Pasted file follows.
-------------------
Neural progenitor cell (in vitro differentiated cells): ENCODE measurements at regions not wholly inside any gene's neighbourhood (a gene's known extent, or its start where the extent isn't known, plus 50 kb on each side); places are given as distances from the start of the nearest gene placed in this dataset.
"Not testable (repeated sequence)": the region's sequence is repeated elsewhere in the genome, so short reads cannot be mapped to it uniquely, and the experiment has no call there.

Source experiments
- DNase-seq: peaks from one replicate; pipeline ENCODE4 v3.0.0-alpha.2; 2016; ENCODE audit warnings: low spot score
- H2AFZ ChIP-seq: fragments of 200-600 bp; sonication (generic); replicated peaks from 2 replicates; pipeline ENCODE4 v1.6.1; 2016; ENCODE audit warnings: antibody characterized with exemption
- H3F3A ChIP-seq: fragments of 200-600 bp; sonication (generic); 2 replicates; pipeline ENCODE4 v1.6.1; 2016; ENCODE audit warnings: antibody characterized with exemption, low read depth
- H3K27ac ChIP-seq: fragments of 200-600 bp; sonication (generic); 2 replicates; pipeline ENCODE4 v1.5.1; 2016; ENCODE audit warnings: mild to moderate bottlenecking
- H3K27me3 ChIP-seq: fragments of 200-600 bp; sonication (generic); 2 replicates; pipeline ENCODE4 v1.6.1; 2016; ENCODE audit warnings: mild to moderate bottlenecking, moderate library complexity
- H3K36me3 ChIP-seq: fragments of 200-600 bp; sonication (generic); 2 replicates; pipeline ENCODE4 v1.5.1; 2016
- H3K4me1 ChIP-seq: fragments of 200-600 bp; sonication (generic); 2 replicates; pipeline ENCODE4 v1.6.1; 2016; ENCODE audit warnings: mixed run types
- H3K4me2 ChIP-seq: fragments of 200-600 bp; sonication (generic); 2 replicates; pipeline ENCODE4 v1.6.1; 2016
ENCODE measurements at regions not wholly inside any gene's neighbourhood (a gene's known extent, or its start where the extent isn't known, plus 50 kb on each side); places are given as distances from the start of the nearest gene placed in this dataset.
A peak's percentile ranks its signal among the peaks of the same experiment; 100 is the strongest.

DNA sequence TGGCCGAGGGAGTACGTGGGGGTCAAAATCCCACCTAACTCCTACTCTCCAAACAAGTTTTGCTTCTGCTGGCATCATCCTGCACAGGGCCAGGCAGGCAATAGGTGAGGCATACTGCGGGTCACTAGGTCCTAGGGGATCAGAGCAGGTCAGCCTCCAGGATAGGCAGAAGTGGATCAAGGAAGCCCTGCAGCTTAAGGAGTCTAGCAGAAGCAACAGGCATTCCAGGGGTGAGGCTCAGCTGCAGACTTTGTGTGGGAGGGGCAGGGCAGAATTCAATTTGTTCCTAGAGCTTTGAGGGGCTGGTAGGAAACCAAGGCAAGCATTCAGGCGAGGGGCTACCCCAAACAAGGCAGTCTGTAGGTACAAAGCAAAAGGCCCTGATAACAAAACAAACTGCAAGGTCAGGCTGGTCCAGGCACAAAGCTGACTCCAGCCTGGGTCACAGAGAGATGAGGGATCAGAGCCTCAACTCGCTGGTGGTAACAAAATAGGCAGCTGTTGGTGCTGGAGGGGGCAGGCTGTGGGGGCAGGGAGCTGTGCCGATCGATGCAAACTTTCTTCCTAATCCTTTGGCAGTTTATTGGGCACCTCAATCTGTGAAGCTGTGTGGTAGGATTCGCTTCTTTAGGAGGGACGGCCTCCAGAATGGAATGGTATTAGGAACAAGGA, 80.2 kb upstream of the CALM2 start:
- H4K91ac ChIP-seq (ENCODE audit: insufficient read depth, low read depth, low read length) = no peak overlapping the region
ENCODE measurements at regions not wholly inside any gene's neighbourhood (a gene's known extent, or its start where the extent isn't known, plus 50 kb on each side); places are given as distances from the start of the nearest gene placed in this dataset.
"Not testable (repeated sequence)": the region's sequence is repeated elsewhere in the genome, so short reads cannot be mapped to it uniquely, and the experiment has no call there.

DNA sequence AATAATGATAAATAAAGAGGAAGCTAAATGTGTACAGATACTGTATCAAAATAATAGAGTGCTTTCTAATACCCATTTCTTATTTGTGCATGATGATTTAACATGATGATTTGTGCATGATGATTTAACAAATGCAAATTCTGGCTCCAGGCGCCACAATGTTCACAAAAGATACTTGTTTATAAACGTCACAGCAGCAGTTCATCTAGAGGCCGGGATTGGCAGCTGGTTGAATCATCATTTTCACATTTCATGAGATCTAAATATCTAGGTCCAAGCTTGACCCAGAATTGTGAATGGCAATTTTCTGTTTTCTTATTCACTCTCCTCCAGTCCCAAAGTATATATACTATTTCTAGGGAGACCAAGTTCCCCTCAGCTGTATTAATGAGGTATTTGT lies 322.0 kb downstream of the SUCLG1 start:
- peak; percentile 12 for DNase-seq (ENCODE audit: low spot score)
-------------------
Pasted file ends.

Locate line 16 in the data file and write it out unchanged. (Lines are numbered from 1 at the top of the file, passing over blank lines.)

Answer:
ENCODE measurements at regions not wholly inside any gene's neighbourhood (a gene's known extent, or its start where the extent isn't known, plus 50 kb on each side); places are given as distances from the start of the nearest gene placed in this dataset.